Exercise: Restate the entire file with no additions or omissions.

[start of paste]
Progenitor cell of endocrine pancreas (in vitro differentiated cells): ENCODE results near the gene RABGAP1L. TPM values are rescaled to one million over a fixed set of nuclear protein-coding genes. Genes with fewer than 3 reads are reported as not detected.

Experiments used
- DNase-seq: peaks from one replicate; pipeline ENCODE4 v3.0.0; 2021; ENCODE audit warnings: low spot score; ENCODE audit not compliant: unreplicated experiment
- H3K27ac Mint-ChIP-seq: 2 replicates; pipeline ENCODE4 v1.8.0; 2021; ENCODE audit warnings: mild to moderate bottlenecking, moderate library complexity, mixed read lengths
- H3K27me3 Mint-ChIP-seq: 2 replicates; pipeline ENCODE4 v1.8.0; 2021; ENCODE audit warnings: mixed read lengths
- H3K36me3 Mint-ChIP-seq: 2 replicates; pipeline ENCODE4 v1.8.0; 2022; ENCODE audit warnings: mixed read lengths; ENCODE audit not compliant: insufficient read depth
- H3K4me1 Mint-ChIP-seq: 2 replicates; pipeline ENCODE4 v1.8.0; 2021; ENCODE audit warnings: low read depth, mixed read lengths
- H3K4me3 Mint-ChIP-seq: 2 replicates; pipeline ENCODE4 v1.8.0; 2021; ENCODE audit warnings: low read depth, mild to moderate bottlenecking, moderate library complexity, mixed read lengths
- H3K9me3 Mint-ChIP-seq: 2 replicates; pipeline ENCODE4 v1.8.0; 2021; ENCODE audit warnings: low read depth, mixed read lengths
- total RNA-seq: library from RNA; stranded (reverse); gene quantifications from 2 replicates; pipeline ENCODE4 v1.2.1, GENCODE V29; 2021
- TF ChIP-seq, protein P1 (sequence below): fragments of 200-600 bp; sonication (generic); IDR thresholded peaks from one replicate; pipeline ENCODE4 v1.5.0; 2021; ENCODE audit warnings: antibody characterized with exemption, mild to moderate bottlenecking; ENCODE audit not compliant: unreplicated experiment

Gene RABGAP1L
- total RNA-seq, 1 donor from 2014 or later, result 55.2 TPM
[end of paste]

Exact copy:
Progenitor cell of endocrine pancreas (in vitro differentiated cells): ENCODE results near the gene RABGAP1L. TPM values are rescaled to one million over a fixed set of nuclear protein-coding genes. Genes with fewer than 3 reads are reported as not detected.

Experiments used
- DNase-seq: peaks from one replicate; pipeline ENCODE4 v3.0.0; 2021; ENCODE audit warnings: low spot score; ENCODE audit not compliant: unreplicated experiment
- H3K27ac Mint-ChIP-seq: 2 replicates; pipeline ENCODE4 v1.8.0; 2021; ENCODE audit warnings: mild to moderate bottlenecking, moderate library complexity, mixed read lengths
- H3K27me3 Mint-ChIP-seq: 2 replicates; pipeline ENCODE4 v1.8.0; 2021; ENCODE audit warnings: mixed read lengths
- H3K36me3 Mint-ChIP-seq: 2 replicates; pipeline ENCODE4 v1.8.0; 2022; ENCODE audit warnings: mixed read lengths; ENCODE audit not compliant: insufficient read depth
- H3K4me1 Mint-ChIP-seq: 2 replicates; pipeline ENCODE4 v1.8.0; 2021; ENCODE audit warnings: low read depth, mixed read lengths
- H3K4me3 Mint-ChIP-seq: 2 replicates; pipeline ENCODE4 v1.8.0; 2021; ENCODE audit warnings: low read depth, mild to moderate bottlenecking, moderate library complexity, mixed read lengths
- H3K9me3 Mint-ChIP-seq: 2 replicates; pipeline ENCODE4 v1.8.0; 2021; ENCODE audit warnings: low read depth, mixed read lengths
- total RNA-seq: library from RNA; stranded (reverse); gene quantifications from 2 replicates; pipeline ENCODE4 v1.2.1, GENCODE V29; 2021
- TF ChIP-seq, protein P1 (sequence below): fragments of 200-600 bp; sonication (generic); IDR thresholded peaks from one replicate; pipeline ENCODE4 v1.5.0; 2021; ENCODE audit warnings: antibody characterized with exemption, mild to moderate bottlenecking; ENCODE audit not compliant: unreplicated experiment

Gene RABGAP1L
- total RNA-seq, 1 donor from 2014 or later, result 55.2 TPM